Japanese army moves into ghost towns

The first indication that something is amiss is the absence of lighting, then a few broken windows. Few people are outside.

As the valley opens up, an apocalyptic scene appears.

Where once there were clearly homes, stores and businesses is a plain of jagged wood and metal. A few concrete hulks, once buildings, are scattered throughout.

Millions of people struggled for a sixth day with inadequate food, heat and no water service. Temperatures hovered in the mid-30s, with biting winds and snow flurries. Police say more than 452,000 people are staying in temporary shelters, some sleeping on the floor in school gymnasiums.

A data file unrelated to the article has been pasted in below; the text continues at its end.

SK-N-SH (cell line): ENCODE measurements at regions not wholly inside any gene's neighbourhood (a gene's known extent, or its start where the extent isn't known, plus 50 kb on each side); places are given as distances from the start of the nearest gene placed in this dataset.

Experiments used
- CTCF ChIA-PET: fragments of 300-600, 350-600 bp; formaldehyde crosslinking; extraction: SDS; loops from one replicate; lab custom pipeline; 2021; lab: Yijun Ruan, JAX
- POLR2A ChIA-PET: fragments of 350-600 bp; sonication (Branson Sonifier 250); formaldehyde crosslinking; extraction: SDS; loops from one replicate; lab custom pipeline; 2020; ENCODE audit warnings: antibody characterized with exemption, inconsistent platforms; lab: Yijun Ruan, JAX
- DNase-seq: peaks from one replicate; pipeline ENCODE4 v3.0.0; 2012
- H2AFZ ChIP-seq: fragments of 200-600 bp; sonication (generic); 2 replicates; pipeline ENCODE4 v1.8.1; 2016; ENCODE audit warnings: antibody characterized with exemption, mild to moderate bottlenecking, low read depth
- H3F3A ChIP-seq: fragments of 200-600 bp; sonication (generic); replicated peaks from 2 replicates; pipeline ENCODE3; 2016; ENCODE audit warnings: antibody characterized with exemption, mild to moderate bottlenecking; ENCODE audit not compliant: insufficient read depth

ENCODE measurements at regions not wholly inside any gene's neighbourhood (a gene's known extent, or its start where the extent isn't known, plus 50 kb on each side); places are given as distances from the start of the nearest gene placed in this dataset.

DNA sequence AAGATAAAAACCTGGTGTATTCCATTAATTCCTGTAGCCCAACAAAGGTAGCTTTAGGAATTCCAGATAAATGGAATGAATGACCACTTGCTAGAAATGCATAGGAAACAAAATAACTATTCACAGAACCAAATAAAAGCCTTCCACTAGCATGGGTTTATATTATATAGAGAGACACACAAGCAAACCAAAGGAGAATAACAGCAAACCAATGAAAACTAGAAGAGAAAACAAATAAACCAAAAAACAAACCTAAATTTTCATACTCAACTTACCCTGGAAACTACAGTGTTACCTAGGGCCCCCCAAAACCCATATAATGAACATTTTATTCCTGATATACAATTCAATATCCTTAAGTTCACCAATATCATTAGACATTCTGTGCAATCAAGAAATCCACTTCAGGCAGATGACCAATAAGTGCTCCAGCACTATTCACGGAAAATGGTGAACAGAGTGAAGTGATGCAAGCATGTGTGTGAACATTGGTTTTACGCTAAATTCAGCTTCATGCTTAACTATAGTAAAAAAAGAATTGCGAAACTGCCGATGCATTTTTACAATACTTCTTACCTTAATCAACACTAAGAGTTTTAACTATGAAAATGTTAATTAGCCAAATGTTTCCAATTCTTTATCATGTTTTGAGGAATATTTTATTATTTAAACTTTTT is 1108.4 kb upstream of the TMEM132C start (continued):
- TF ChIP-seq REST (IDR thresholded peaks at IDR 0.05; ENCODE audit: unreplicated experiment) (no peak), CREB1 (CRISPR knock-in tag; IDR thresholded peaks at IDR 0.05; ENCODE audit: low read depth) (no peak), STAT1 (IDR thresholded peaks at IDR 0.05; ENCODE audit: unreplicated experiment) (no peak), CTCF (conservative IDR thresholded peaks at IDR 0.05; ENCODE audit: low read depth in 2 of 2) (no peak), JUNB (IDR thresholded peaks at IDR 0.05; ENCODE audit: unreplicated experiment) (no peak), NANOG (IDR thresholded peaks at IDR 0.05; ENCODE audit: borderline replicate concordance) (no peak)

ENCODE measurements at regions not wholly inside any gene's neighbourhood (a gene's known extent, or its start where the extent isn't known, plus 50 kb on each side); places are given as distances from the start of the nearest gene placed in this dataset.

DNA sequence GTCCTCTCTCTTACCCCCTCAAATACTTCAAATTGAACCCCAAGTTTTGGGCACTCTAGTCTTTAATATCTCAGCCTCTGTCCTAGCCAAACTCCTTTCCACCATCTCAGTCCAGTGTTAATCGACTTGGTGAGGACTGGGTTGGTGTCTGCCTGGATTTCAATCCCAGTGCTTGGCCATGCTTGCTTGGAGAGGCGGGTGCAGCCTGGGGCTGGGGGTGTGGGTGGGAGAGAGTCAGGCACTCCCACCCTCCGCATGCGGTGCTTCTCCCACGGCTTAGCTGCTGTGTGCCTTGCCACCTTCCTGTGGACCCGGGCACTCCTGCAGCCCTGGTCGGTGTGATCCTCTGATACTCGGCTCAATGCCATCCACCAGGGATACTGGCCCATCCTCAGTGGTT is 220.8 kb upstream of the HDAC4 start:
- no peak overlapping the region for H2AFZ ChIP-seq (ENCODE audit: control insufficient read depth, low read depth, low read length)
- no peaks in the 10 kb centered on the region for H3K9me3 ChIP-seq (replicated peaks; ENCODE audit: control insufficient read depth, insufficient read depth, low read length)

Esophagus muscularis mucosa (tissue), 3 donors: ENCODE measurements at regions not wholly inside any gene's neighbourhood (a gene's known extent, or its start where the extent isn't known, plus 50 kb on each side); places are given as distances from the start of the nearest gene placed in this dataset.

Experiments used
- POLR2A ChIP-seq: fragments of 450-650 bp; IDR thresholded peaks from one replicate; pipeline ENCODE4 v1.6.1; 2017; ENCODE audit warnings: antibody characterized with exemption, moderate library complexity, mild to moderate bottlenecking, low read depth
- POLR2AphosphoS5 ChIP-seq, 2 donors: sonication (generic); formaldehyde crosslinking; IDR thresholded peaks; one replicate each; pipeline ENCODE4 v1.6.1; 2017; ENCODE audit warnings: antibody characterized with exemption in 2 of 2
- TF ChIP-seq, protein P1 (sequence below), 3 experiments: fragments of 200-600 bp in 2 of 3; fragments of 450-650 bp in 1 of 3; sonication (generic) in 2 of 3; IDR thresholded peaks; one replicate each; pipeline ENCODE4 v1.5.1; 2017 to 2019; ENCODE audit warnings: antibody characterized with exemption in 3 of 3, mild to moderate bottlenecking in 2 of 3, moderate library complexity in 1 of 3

Several thousand people are listed as missing.

The debris spreads over this small valley from the sea to the hillsides above. A clear line of debris runs 15 to 20 feet into the pine forest that cloaks the hillsides, showing how far the wall of water reached.

Read the rest of the story: Hope in Japan mixes with fear as reality rolls in.

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